Thursday, May 12, 2016

Oddly Timed 2008 NY Observer Article Pumps Up “Ambition” For The Books- A Pitch To Those Who Would Like to Be Trustees of Brooklyn Public Library, If Not Actually Trustworthy

Found on the Massey Knakal a real estate firm website.  Text highlighted in yellow calls attention to the involvement of one of their brokers.   It is probably just a bizarre coincidence that there is a large ad for Baccarat given that when the Donnell Library was sold it was replaced, in part, by a luxury hotel using using the name.
I came up with a wonderful it-only-takes-a-little-reading-between-the-lines New York Observer article from 2008 about who should consider for themselves the prospect of becoming a trustee of the Brooklyn Public Library.

The article came out in February of that year, just a few months after Jared Kushner, the owner of the Observer (and Donald Trump’s son-in-law) had locked in a deal that benefitted from the sale of the Donnell Library that trustees of the New York Public Library tossed out munificently to the real estate industry.. . . The public, of course, losing out.

Interestingly, I didn’t come across the article on the Observer’s site; I came across it on the site of Massey Knakal, a real estate firm, where they had posted it, highlighting text in the article to show how one of their brokers, Landon McGaw, was participating.

The article starts out saying that maybe getting onto the exclusive NYPL board with Stephen Schwarzman of Blackstone (the world’s largest real estate investment firm plus much more) is out of reach when you are “jockeying for position” in New York,  but “what about Brooklyn” for opportunities?

Answer: “Cue J.P. Morgan, CitiGroup and Goldman, Sachs-and government employees (retired teachers and a Con Ed spokeswoman among them).”  Brooklyn is a borough of “Brooklyn's shiny new condos and brownstone conversions.”

Put into the words on one of the people reported on there is, “a eureka-moment story about . . . .  standing in Grand Army Plaza, the traffic circle outside of Prospect Park . . .  the imposing main branch of the BPL, and thinking, This place is changing. . . . `Why don't I engage the library?'"

Consider this startlingly frank assessment from the article (emphasis supplied):
Buried underneath the earnest and altruistic desire to help the library is, perhaps, a touch of social snobbery, a desire to use the opportunities afforded by the New Brooklyn to further one's station in life.

Then again, that's what nearly all New York-style charity has been about, and it's unrealistic to expect this new group to be any different. And it must be said that the barriers to entry are lower. .
The article spotlights BPL trustee Janet Offensend as being the BPL official leading the charge for the advertised transformation, bringing in a new set of individuals who “love a good party” (one must wonder about whether such phases are code words or dog whistles when buried in with the recitation of a lot of other altruistic claptrap.).  The article tells us about Ms. Offensend:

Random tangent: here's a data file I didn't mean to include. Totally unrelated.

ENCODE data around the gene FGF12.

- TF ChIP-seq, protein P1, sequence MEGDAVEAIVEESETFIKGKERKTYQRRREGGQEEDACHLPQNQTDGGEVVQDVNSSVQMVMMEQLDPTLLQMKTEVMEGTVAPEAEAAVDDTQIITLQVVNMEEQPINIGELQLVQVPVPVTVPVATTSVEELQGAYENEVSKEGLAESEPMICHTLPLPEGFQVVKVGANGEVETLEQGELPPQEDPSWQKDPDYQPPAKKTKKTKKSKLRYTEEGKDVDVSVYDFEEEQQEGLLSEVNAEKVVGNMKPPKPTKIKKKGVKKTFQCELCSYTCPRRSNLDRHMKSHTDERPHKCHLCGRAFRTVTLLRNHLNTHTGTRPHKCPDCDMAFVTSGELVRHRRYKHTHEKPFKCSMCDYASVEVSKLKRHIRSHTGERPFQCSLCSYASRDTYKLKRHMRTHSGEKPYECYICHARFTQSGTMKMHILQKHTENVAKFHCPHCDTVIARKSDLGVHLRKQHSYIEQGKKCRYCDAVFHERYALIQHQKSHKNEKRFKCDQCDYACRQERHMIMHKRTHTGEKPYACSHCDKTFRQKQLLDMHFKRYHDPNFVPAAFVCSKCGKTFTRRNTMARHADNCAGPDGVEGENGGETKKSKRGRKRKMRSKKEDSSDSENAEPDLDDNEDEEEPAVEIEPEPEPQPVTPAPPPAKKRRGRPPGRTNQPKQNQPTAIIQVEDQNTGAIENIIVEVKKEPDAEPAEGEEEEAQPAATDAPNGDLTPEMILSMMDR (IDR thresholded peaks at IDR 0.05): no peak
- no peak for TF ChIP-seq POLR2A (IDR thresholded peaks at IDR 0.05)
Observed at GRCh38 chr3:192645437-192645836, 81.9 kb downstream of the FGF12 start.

Janet Offensend, a fixture on the Brooklyn charitable scene for many years whose husband is the chief financial officer of the NYPL, is a library trustee who has helped marshal the Vanguard through its first few months.
What is not noted is that Ms. Offensend’s husband David Offensend, mentioned as the chief financial officer of the NYPL, is the one who arranged the sale of the Donnell Library in a deal benefitting the aforementioned Jared Kushner, owner of the Observer.  If you know that you don’t need dog whistles to figure out much more.

For further documentation about the recomposition of the Brooklyn Public Library Board of Trustees achieved in this era consider the following page of information from Citizens Defending Libraries:
Brooklyn Public Library Trustees- Identified + Biographical and Other Information Supplied
Point of disclosure: I am a co-founder of Citizens Defending Libraries, formed in 2013 in reaction to breaking headlines about library real estate deals benefitting developers, not the public.

The Observer article appears on the Observer’s website:
The Observer: Brooklyn's Bookish Ambition, By Doree Shafrir, February 22, 2008

And, as noted, on the site of real estate firm Massy Knackle.
One additional little secret to share: I also found the article because it mentioned Ethan Hawke.  Click for more information here: x

Ethan Hawke Appointed as a Trustee of New York Public Library- At Eventful Meeting Iris Weinshall (Sen. Schumer’s Wife) Reports NYPL Is In Discussion To Sell “Upper Manhattan” Library

Ethan Hawke, NYPL's newest trustee, at his first trustees meeting.  NYPL president Marx seated on right.
It was a change of pace, with the trustees of the New York Public Library meeting yesterday afternoon in Harlem for their trustees meeting rather than their regular 42nd Street Central Reference Library digs. . .  and it was an eventful meeting.